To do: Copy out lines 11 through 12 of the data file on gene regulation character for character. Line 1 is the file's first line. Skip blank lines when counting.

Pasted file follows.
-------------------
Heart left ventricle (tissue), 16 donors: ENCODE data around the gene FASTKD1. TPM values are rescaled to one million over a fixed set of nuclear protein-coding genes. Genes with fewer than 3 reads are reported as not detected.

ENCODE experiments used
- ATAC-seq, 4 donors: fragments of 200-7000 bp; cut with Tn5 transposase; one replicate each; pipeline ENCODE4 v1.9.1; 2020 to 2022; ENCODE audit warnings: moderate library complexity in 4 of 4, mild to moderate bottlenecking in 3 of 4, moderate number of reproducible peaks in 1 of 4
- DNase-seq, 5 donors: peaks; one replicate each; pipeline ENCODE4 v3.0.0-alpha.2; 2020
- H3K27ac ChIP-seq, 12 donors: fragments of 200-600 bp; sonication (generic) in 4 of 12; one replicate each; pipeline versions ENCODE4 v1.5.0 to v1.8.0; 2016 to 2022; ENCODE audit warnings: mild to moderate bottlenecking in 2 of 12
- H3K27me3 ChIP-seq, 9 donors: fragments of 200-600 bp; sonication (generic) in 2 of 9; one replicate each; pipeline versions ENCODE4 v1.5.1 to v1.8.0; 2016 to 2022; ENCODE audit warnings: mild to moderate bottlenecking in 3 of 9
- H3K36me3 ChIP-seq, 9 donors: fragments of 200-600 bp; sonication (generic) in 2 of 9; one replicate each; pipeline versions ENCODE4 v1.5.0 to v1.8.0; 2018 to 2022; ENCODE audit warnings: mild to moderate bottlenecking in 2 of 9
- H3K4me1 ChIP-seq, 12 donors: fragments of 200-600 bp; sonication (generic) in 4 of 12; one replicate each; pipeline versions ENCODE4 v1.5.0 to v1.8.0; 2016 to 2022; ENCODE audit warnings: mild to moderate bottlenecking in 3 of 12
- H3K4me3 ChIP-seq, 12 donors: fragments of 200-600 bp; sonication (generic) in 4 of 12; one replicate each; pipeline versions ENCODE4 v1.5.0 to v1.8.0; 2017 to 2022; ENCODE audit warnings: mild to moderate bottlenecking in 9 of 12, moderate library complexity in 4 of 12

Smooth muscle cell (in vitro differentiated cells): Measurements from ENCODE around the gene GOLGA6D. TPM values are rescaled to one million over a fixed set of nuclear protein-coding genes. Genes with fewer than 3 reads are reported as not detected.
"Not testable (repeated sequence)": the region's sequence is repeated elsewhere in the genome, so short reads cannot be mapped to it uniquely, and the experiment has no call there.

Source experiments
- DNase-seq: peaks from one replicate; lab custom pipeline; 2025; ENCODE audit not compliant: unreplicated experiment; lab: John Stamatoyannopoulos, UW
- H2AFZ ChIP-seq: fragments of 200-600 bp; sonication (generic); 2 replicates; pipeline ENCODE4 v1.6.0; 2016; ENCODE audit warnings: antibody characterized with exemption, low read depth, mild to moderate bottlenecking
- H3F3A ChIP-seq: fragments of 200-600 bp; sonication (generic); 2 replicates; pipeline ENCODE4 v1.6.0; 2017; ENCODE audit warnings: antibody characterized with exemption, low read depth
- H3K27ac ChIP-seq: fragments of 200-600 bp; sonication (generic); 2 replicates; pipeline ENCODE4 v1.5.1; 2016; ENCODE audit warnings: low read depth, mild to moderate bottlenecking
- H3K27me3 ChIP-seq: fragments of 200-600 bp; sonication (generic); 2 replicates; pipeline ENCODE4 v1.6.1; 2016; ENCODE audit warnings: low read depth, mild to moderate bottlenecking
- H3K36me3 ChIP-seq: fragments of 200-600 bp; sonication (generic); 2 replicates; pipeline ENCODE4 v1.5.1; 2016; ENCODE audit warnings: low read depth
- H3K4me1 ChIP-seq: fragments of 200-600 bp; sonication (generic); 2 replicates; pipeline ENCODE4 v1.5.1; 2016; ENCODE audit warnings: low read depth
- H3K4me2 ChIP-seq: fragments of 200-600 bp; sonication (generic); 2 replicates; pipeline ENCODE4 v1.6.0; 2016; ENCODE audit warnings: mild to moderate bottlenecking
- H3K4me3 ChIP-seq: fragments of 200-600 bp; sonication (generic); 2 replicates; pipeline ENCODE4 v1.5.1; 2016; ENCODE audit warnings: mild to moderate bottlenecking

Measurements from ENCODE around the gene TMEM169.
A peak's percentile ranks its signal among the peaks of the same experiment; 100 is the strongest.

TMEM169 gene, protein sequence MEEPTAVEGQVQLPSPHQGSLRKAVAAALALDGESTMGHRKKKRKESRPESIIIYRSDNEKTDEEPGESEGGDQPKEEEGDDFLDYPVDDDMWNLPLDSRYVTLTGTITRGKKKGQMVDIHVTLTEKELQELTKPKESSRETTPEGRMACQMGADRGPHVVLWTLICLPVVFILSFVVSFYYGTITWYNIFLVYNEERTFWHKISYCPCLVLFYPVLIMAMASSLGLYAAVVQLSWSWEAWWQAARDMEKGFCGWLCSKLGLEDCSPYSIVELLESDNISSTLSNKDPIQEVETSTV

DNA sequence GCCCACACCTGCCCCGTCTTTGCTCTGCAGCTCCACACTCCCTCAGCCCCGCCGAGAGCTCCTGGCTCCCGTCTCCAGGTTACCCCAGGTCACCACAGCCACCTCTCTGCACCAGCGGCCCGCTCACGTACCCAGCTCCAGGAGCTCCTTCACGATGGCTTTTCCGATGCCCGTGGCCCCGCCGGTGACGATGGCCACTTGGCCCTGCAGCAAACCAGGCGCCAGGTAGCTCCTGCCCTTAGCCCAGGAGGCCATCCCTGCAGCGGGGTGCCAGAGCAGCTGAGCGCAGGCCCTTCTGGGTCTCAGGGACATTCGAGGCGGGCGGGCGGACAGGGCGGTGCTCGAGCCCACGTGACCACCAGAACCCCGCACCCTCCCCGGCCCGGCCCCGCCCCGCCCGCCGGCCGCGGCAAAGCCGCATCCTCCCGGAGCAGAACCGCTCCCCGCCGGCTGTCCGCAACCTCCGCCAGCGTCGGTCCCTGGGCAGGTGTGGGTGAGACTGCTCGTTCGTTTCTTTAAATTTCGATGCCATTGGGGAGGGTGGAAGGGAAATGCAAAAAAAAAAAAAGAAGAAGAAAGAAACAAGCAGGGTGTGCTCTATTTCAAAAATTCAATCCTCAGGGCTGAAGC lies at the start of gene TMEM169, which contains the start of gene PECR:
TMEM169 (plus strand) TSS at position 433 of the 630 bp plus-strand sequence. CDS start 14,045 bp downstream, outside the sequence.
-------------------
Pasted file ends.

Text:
"Not testable (repeated sequence)": the region's sequence is repeated elsewhere in the genome, so short reads cannot be mapped to it uniquely, and the experiment has no call there.

Source experiments